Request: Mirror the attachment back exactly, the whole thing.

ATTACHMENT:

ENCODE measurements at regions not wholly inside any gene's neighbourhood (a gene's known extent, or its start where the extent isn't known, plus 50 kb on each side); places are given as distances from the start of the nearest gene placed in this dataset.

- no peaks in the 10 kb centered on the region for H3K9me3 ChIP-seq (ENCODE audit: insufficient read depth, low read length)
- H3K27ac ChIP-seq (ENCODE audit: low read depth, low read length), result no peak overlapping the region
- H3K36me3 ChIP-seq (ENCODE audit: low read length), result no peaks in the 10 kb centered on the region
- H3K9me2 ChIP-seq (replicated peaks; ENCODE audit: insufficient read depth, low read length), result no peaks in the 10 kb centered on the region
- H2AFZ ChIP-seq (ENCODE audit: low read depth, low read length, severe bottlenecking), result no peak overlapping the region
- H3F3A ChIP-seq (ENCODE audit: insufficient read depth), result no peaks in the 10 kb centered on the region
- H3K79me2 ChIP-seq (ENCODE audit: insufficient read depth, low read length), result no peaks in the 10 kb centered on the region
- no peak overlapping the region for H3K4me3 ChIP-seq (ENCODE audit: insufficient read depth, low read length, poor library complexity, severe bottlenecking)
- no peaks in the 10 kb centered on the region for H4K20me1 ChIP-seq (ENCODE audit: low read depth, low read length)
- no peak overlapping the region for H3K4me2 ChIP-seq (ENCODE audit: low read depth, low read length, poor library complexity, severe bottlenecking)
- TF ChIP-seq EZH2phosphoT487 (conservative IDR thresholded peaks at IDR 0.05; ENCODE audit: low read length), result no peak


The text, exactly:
ENCODE measurements at regions not wholly inside any gene's neighbourhood (a gene's known extent, or its start where the extent isn't known, plus 50 kb on each side); places are given as distances from the start of the nearest gene placed in this dataset.

- no peaks in the 10 kb centered on the region for H3K9me3 ChIP-seq (ENCODE audit: insufficient read depth, low read length)
- H3K27ac ChIP-seq (ENCODE audit: low read depth, low read length), result no peak overlapping the region
- H3K36me3 ChIP-seq (ENCODE audit: low read length), result no peaks in the 10 kb centered on the region
- H3K9me2 ChIP-seq (replicated peaks; ENCODE audit: insufficient read depth, low read length), result no peaks in the 10 kb centered on the region
- H2AFZ ChIP-seq (ENCODE audit: low read depth, low read length, severe bottlenecking), result no peak overlapping the region
- H3F3A ChIP-seq (ENCODE audit: insufficient read depth), result no peaks in the 10 kb centered on the region
- H3K79me2 ChIP-seq (ENCODE audit: insufficient read depth, low read length), result no peaks in the 10 kb centered on the region
- no peak overlapping the region for H3K4me3 ChIP-seq (ENCODE audit: insufficient read depth, low read length, poor library complexity, severe bottlenecking)
- no peaks in the 10 kb centered on the region for H4K20me1 ChIP-seq (ENCODE audit: low read depth, low read length)
- no peak overlapping the region for H3K4me2 ChIP-seq (ENCODE audit: low read depth, low read length, poor library complexity, severe bottlenecking)
- TF ChIP-seq EZH2phosphoT487 (conservative IDR thresholded peaks at IDR 0.05; ENCODE audit: low read length), result no peak